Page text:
The shortage of homes for sale and the increase in house price appreciation is problematic for potential first-time home buyers, who tend to be younger and do not have the equity from the sale of an existing home to bring to the closing table. Existing homeowners can use the equity from the sale of their current home to purchase a bigger or better home, if they can find one they want. Rapid house price appreciation and its differing impact on existing and first-time home buyers will persist until the supply and demand imbalance improves. In the game of housing musical chairs, it’s clear the housing market needs more chairs.

Underlying data revisions contributed to an update to the Potential Home Sales Model from 2018-forward.

December 2021 Potential Home Sales 
For the month of December, First American updated its proprietary Potential Home Sales Model to show that: 

  • Potential existing-home sales decreased to a 6.37 million seasonally adjusted annualized rate (SAAR), a 0.4 percent month-over-month decrease. 
  • This represents an 82.8 percent increase from the market potential low point reached in February 1993. 
  • The market potential for existing-home sales increased 5.0 percent compared with a year ago, a gain of 304,000 (SAAR) sales. 
  • Currently, potential existing-home sales is 419,000 (SAAR), or 6.2 percent below the pre-recession peak of market potential, which occurred in April 2006. 


Market Performance Gap 

  • The market for existing-home sales outperformed its potential by 10.4 percent or an estimated 662,000 (SAAR) sales.  
  • The market performance gap increased by an estimated 96,000 (SAAR) sales between November 2021 and December 2021. 

First American Deputy Chief Economist Odeta Kushi contributed to this post. 

What Insight Does the Potential Home Sales Model Reveal? 

When considering the right time to buy or sell a home, an important factor in the decision should be the market’s overall health, which is largely a function of supply and demand. Knowing how close the market is to a healthy level of activity can help consumers determine if it is a good time to buy or sell, and what might happen to the market in the future. That is difficult to assess when looking at the number of homes sold at a particular point in time without understanding the health of the market at that time. Historical context is critically important. Our potential home sales model measures what we believe a healthy market level of home sales should be based on the economic, demographic and housing market environments.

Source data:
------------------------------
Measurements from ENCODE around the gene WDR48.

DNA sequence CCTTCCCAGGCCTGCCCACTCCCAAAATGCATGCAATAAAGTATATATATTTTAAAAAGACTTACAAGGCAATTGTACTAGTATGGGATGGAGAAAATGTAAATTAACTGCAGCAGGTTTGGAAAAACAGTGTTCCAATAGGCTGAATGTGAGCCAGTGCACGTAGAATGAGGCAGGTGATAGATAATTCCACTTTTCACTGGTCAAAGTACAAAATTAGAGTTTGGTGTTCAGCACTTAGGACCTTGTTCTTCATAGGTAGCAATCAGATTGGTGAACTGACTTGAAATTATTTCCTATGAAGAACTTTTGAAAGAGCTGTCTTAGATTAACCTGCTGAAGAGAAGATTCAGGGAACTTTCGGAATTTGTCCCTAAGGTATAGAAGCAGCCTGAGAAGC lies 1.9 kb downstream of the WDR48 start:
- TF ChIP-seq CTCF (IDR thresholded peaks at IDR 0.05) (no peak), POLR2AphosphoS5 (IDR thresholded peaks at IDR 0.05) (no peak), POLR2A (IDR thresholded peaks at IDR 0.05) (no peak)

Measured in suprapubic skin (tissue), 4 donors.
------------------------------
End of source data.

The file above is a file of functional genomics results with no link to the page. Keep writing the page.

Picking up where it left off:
About the Potential Home Sales Model  
Potential home sales measures existing-home sales, which include single-family homes, townhomes, condominiums and co-ops on a seasonally adjusted annualized rate based on the historical relationship between existing-home sales and U.S. population demographic data, homeowner tenure, house-buying power in the U.S. economy, price trends in the U.S. housing market, and conditions in the financial market. When the actual level of existing-home sales are significantly above potential home sales, the pace of turnover is not supported by market fundamentals and there is an increased likelihood of a market correction. Conversely, seasonally adjusted, annualized rates of actual existing-home sales below the level of potential existing-home sales indicate market turnover is underperforming the rate fundamentally supported by the current conditions. Actual seasonally adjusted annualized existing-home sales may exceed or fall short of the potential rate of sales for a variety of reasons, including non-traditional market conditions, policy constraints and market participant behavior. Recent potential home sale estimates are subject to revision to reflect the most up-to-date information available on the economy, housing market and financial conditions. The Potential Home Sales model is published prior to the National Association of Realtors’ Existing-Home Sales report each month.